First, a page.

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Dental Cleaning at Deer Park Dental
A dental cleaning starts with an overall evaluation of your health history to see if there are any contraindications to treatment at your visit. This can include blood pressure that is very high, medications that increase bleeding or undergoing treatments that can lead to a reduced immune system that can put you at risk. At times antibiotics are recommended one to two hours prior to dental treatment.
Your periodontal (gum) pockets are checked for signs of infection and bone loss. Appropriate x-rays are taken to check for cavities or evaluate for infection or complaint of pain. Once all these items are evaluated and you have a green light to go ahead with treatment, your cleaning begins.
Removal of plaque and stains from your teeth
Plaque, which is a sticky film that forms on your teeth, is full of bacteria which can cause bleeding and infection. The bacteria give off acids from breakdown of foods in our mouth which can lead to cavities. The plaque is removed and polished from your teeth. Stain is also removed from the teeth, scaled or polished, and instruction is given on how to best prevent stain and plaque from building up.
Teeth scaling process
Then teeth scaling is done to remove calculus or tarter from the teeth. Calculus is hardened plaque that attaches to the teeth. Live bacteria sit on the surface of the calculus and irritate the gums often causing bleeding or swelling of the gums. It can sometimes be easily removed. When calculus has been there for a long time, it is more imbedded in the tooth and harder to remove. Calculus can be removed with an ultrasonic scaler followed by hand scaling with special dental instruments designed for scaling. Some dental instruments are designed to remove calculus above the gumline. Other instruments are designed to carefully remove calculus below the gumline without traumatizing the gums. Sometimes topical or local anesthetic is required to remove the calculus from your teeth comfortably.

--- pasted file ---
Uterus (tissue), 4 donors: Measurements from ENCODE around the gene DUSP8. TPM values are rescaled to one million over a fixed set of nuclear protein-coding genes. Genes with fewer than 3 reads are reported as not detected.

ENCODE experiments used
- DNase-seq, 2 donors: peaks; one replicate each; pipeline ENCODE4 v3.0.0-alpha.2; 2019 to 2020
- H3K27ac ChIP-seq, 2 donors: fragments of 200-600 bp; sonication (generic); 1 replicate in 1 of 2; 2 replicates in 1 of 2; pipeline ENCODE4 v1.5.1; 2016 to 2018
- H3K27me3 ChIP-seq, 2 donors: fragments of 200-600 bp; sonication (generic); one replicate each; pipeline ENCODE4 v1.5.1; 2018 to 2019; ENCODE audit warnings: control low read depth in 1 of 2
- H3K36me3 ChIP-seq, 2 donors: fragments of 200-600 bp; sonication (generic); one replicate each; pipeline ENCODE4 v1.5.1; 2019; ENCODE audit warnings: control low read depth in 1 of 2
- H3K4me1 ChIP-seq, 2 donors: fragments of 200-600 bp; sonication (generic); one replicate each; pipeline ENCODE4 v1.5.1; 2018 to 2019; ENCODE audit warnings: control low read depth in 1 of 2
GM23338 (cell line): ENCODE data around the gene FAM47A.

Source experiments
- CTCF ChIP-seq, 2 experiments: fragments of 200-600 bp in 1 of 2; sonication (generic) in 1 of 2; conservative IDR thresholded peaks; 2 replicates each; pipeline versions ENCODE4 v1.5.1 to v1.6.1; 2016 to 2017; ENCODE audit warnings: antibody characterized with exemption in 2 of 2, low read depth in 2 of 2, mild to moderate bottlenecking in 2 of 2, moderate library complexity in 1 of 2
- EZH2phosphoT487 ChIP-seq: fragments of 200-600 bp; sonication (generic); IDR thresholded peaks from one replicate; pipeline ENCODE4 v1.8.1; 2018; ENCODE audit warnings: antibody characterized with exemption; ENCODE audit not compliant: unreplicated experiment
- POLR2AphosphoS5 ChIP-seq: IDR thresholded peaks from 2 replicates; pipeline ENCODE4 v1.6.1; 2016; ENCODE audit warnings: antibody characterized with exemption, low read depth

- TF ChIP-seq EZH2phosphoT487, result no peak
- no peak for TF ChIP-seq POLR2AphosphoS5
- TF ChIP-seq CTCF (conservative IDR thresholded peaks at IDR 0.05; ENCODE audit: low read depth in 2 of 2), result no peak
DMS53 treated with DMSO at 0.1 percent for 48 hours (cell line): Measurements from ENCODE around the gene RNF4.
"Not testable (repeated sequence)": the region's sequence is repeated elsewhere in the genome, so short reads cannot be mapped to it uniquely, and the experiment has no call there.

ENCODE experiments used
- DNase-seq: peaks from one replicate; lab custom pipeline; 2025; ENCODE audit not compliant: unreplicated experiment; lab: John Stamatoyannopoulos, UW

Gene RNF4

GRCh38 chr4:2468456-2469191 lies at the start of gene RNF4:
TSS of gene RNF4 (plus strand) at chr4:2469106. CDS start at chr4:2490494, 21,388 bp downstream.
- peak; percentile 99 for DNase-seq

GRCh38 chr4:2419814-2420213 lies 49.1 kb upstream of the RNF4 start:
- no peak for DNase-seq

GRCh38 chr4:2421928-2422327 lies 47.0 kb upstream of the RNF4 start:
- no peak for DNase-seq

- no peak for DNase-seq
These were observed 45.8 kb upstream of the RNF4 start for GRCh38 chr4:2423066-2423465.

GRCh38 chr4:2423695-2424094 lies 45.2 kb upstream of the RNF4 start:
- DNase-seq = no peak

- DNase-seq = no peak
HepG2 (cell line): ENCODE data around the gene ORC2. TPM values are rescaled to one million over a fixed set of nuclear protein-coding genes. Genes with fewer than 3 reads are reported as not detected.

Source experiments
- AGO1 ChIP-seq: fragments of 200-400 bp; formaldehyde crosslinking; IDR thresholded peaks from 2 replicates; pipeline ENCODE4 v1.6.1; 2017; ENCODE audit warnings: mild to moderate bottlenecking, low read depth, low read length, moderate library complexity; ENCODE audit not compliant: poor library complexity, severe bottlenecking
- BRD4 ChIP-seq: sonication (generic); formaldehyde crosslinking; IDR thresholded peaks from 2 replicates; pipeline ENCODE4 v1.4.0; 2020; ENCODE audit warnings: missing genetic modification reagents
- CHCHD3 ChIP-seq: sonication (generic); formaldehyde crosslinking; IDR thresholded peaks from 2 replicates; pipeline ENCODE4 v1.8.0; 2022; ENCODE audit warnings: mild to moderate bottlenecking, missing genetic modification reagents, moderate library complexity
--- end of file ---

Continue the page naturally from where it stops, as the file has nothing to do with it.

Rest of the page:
If the dentist determines that the amount of calculus and infection is greater than can be done in one or two cleanings, then you may be referred to a periodontist that will do more extensive cleaning (called root planning) so that the calculus and infection can be removed with local anesthetic.
Maintaining oral hygiene
Getting the foundation of your teeth healthy before doing major dental work is important so that your dental work has a better chance of lasting a long time. The dentist and dental hygienist will also work with you on your home care to help you keep your gum tissues healthy, which will help to prevent bone loss, more cavities and loss of teeth.
The difference between a Prophy and Periodontal Maintenance
A Prophy is generally for a child or adult that has minimal amount of bone loss, infection and calculus buildup. This is most often done every 6 months, but some patients with good oral hygiene and minimal buildup can go longer.
Periodontal maintenance is where a patient is recommended to come in generally every 3-4 months for a dental cleaning. This more frequent cleaning is needed due to the amount of calculus buildup, pocket depth, bone loss and or infection and the patient’s immune system response as well as their home care. A person’s ability to clean around their teeth, floss, and use other periodontal aids is very critical in the assessment of how often they should come in for a cleaning. Each patient is different and treatment recommendations are individualized.